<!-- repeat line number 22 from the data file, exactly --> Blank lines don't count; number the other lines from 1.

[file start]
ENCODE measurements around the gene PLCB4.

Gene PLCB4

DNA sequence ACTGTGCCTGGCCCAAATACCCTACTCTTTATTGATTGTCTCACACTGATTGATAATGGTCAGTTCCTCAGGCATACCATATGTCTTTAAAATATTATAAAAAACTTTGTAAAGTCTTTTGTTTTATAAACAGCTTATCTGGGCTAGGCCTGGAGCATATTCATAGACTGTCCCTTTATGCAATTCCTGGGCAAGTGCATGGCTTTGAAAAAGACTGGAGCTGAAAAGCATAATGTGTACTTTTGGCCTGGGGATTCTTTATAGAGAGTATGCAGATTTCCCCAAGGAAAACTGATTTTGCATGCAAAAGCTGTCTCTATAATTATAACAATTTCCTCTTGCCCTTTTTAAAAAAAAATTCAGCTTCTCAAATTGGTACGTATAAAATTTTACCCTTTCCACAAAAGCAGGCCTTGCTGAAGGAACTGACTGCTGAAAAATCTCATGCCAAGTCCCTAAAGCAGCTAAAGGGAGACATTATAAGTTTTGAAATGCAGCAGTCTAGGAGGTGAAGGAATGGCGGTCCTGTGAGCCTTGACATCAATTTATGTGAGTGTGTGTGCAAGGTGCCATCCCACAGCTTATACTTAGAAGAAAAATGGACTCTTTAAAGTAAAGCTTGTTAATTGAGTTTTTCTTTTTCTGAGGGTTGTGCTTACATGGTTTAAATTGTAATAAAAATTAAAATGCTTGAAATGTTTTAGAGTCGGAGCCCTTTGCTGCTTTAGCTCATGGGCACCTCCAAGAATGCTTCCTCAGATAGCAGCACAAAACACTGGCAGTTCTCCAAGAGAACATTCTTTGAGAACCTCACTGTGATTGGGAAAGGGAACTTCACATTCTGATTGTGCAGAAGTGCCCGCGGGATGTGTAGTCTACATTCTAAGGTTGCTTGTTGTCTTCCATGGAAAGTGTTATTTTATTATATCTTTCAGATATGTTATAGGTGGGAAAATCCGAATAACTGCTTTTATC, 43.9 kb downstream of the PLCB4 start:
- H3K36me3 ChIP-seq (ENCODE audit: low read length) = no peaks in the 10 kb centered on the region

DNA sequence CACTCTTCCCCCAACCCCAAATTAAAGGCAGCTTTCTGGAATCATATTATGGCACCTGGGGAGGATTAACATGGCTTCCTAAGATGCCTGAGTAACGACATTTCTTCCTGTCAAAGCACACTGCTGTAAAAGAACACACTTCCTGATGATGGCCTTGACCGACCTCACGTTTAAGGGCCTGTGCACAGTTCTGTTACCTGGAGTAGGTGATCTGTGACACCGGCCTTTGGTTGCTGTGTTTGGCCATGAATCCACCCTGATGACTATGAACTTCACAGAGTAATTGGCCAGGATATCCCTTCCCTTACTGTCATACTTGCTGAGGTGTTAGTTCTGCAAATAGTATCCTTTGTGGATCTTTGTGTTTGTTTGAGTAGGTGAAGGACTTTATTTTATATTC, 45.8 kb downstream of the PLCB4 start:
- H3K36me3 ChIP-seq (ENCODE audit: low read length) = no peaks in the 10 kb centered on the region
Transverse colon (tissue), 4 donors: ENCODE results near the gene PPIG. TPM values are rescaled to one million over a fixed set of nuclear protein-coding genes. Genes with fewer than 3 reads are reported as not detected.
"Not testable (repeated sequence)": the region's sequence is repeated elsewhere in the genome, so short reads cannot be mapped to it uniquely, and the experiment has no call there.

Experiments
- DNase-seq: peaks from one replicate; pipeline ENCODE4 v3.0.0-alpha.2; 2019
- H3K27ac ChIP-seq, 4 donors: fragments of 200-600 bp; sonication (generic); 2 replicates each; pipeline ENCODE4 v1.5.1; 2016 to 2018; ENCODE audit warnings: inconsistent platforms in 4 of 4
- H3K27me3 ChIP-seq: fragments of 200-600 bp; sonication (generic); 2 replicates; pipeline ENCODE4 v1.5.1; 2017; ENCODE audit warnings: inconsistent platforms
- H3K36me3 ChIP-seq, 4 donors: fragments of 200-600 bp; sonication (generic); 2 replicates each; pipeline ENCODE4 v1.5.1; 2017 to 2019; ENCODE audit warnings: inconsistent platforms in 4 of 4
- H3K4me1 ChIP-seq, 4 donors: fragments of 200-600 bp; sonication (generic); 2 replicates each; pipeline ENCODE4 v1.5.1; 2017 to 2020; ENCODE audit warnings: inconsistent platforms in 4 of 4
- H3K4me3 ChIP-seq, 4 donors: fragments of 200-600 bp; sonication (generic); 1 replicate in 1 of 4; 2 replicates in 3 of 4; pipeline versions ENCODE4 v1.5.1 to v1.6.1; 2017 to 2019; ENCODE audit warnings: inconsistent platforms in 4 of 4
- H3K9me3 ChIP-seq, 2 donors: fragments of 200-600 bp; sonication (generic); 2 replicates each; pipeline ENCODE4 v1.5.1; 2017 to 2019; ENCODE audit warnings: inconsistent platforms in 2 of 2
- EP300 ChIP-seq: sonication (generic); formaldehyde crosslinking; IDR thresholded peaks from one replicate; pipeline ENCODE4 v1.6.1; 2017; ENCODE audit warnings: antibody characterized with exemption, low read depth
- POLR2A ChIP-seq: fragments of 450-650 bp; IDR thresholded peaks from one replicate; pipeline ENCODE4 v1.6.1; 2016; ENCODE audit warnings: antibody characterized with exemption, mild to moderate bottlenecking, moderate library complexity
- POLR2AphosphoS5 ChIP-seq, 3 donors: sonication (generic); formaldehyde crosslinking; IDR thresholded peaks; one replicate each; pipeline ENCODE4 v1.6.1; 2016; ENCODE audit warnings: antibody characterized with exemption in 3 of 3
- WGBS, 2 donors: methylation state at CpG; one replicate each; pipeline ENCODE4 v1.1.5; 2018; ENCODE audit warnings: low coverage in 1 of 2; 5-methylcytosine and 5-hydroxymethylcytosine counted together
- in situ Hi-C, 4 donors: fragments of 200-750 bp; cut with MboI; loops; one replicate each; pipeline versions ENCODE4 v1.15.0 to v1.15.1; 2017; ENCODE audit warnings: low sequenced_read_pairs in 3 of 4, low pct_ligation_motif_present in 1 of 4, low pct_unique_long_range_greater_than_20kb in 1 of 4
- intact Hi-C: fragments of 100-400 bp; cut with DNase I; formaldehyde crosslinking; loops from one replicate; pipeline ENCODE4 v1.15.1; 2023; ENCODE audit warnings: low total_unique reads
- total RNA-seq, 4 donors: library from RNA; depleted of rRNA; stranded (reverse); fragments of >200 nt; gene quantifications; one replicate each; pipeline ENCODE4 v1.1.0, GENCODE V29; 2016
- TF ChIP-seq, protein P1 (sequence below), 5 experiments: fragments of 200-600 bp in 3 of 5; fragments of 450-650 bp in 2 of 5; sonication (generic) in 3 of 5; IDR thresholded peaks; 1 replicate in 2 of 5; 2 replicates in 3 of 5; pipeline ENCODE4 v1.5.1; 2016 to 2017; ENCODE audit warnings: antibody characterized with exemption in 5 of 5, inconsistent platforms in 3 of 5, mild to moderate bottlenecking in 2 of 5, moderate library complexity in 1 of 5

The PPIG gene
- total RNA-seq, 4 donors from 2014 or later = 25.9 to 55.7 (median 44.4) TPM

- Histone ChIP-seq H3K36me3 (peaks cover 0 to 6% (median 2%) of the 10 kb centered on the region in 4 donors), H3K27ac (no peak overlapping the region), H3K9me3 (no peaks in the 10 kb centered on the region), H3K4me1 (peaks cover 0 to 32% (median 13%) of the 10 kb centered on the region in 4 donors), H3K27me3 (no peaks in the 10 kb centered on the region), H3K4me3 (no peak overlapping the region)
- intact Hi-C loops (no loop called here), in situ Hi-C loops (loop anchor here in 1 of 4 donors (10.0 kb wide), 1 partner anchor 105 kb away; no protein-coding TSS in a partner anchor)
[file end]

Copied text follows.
- intact Hi-C: fragments of 100-400 bp; cut with DNase I; formaldehyde crosslinking; loops from one replicate; pipeline ENCODE4 v1.15.1; 2023; ENCODE audit warnings: low total_unique reads